The H145 for the Philippine Armed Forces?

An H145 Helicopter of the German State Police equipped with a Forward Looking Infra Red (FLIR) Sensor. Photo courtesy of the official Airbus Helicopters website.

A couple of months ago, the aircraft company Airbus Helicopters Philippines Inc. (AHPI) conducted a local media event at the Ninoy Aquino International Airport (NAIA) to showcase the helicopters they were offering to our armed forces. AHPI said that they already briefed the Technical Working Groups (TWG) of the Department of National Defense (DND) and Armed Forces of the Philippines (AFP) about the aircraft.1

The company presented at least two aircraft, the H130 and the H145M. The H130 is a smaller and lighter aircraft designed more for the light transport role while the H145M is a bigger and heavier aircraft with a clear military role in mind, hence it would seem to be better suited for our armed forces.
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Aboard the Admiral Vinogradov – October 2017

The AK-100 main guns and bow side superstructure of the Admiral Vinogradov Destroyer. Photo courtesy of Wikimedia Commons.

After a couple of tries this year, I finally got to go onboard one of the Russian Navy’s ships at the Manila South Harbor, the Admiral Vinogradov (554), an Udaloy I class Destroyer. It wasn’t easy, but it was a good experience as these ships are not as common in our shores, especially before this administration of President Rodrigo Duterte.

’Better Queueing Organization’
One reason I was able to get in this time was because there was a better overall organization of the queueing system for going into the ship. First was that they finally got a fairly competent guy to handle the queue who worked hard, communicated well and had a good system for queueing the people up.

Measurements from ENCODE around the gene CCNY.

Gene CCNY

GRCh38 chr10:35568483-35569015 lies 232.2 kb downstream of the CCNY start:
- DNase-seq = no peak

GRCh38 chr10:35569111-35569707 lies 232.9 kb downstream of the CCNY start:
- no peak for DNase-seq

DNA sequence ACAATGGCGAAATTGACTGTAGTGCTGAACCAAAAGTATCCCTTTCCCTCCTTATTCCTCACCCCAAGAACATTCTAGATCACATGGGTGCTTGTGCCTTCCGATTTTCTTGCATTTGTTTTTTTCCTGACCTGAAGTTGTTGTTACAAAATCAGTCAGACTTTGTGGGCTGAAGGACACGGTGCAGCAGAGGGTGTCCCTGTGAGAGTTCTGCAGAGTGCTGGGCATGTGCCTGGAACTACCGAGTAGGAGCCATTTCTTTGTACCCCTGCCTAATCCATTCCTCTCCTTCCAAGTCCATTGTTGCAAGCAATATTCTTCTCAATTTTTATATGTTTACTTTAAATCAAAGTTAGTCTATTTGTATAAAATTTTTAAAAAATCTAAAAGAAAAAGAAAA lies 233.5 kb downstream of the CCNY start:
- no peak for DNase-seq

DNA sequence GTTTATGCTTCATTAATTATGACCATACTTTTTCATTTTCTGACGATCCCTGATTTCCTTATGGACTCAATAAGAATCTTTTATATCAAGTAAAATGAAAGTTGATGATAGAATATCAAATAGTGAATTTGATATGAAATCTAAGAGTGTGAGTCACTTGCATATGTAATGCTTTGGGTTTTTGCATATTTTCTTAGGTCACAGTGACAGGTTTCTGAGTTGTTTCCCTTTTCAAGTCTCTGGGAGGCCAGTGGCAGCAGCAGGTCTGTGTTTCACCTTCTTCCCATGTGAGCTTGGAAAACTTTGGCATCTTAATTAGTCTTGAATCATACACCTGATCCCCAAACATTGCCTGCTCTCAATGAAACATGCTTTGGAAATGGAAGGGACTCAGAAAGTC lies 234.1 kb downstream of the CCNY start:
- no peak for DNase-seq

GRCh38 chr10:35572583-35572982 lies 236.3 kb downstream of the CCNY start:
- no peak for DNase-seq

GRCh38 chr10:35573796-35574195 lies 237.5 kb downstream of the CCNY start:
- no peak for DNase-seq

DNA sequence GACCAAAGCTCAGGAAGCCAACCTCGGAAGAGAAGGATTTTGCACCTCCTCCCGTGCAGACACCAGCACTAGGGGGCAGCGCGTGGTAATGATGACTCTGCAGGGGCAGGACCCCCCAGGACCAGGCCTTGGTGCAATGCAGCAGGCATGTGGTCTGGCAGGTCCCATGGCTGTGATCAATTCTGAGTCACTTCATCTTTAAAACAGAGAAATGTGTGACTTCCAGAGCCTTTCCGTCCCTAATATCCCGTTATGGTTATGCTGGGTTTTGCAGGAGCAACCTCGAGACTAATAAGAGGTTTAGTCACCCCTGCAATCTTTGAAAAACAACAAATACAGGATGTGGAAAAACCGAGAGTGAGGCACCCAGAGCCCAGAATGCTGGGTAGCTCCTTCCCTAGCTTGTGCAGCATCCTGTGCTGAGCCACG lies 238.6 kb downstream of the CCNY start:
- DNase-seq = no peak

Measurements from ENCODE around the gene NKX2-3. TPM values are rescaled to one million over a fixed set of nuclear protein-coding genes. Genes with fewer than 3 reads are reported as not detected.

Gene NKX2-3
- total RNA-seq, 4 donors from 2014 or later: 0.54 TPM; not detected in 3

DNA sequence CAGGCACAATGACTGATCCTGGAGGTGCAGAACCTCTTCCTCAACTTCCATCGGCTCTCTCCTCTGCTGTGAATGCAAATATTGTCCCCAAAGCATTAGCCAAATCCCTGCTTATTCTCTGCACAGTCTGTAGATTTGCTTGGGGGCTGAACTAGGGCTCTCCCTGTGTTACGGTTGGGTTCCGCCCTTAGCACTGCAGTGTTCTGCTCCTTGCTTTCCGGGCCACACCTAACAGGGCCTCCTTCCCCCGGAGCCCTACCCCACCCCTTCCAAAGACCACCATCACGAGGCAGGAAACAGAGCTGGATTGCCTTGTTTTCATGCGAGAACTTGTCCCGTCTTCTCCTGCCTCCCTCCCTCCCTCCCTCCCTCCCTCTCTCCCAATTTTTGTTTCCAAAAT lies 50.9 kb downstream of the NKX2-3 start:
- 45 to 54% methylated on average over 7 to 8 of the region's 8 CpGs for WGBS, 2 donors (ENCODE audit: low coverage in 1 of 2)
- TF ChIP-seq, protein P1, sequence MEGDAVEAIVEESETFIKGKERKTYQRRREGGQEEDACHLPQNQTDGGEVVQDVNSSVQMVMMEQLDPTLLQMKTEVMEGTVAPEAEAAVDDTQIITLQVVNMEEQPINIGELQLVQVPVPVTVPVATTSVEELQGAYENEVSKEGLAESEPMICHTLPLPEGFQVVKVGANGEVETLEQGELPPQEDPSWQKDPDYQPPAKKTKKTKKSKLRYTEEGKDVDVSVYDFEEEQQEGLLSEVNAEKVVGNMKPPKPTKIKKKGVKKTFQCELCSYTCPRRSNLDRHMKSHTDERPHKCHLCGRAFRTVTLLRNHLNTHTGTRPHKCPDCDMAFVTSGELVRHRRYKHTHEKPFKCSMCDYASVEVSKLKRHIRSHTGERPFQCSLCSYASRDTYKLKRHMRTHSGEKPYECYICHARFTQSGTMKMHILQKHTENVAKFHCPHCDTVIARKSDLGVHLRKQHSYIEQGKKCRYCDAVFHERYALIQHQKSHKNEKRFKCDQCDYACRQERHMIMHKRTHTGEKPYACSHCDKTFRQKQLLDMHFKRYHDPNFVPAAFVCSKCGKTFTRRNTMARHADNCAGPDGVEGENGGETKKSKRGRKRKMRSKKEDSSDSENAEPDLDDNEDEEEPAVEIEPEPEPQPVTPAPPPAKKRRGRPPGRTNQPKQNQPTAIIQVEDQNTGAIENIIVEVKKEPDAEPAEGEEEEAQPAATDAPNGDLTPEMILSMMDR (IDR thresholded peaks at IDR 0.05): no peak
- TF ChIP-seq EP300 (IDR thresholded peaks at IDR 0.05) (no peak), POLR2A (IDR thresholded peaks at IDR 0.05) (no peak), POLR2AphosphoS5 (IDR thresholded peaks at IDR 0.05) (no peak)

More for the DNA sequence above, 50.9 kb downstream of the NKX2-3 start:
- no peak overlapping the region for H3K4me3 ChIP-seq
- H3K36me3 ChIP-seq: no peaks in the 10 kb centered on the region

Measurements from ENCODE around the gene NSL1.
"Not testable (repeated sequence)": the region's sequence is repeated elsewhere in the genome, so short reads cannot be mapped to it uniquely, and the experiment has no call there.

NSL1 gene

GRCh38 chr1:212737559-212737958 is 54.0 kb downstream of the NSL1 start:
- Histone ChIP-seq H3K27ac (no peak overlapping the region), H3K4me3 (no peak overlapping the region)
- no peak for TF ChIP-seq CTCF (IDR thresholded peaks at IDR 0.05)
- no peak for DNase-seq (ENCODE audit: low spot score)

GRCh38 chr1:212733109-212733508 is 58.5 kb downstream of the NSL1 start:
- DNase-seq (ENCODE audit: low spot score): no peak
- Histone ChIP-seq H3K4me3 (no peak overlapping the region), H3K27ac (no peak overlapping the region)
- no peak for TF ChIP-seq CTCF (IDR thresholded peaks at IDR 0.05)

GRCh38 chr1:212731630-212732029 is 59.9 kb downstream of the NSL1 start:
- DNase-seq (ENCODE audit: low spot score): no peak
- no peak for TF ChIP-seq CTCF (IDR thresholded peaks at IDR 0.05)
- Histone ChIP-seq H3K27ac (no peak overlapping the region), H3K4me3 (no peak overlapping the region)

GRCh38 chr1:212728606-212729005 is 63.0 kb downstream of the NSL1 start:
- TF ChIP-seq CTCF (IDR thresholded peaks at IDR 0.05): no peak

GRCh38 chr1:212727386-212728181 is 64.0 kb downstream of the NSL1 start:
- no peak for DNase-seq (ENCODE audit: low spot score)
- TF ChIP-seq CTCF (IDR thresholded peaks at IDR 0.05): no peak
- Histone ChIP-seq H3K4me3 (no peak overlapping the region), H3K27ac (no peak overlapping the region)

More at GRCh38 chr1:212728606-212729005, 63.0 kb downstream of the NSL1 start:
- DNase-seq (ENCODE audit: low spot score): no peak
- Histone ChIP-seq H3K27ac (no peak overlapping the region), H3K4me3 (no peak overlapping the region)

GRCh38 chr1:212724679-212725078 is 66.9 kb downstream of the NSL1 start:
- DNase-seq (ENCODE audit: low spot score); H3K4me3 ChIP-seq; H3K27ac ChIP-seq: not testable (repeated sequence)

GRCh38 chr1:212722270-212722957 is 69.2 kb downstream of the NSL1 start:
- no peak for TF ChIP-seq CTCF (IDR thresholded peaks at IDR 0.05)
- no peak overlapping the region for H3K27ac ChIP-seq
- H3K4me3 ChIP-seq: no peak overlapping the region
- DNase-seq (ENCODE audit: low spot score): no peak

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More Medium Gun Armed Vehicles for the Philippines?

A Badak Fire Support Vehicle (FSV). Photo courtesy of the Indomiliter website.

The Department of National Defense (DND) revealed to the Press recently that they were studying the possibility of acquiring more medium-sized armored vehicles to augment their forces. The DND said that such vehicles would fit well into any Urban Warfare scenarios like what happened in Marawi.1

For these vehicles, the DND noted some specific characteristics that they are looking for, and these are:
– Should weigh no more than 20 tons;
– Armed with a medium caliber cannon capable of breaching concrete walls.
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Russian Smart Weapons for the FA-50PH?

A Soviet R-13 (AA-2 Atoll) missile on the outermost right hull pylon of a Saab J-35 Draken fighter aircraft. Photo courtesy of Wikimedia Commons.

Aside from China, the other country that this new Administration under President Rodrigo Duterte is “pivoting” to is Russia, and as part of that initiative, the Department of National Defense (DND) is considering the possibility of using Russian made Precision Guided Munitions (PGM) on our FA-50PH Fighting Eagles.1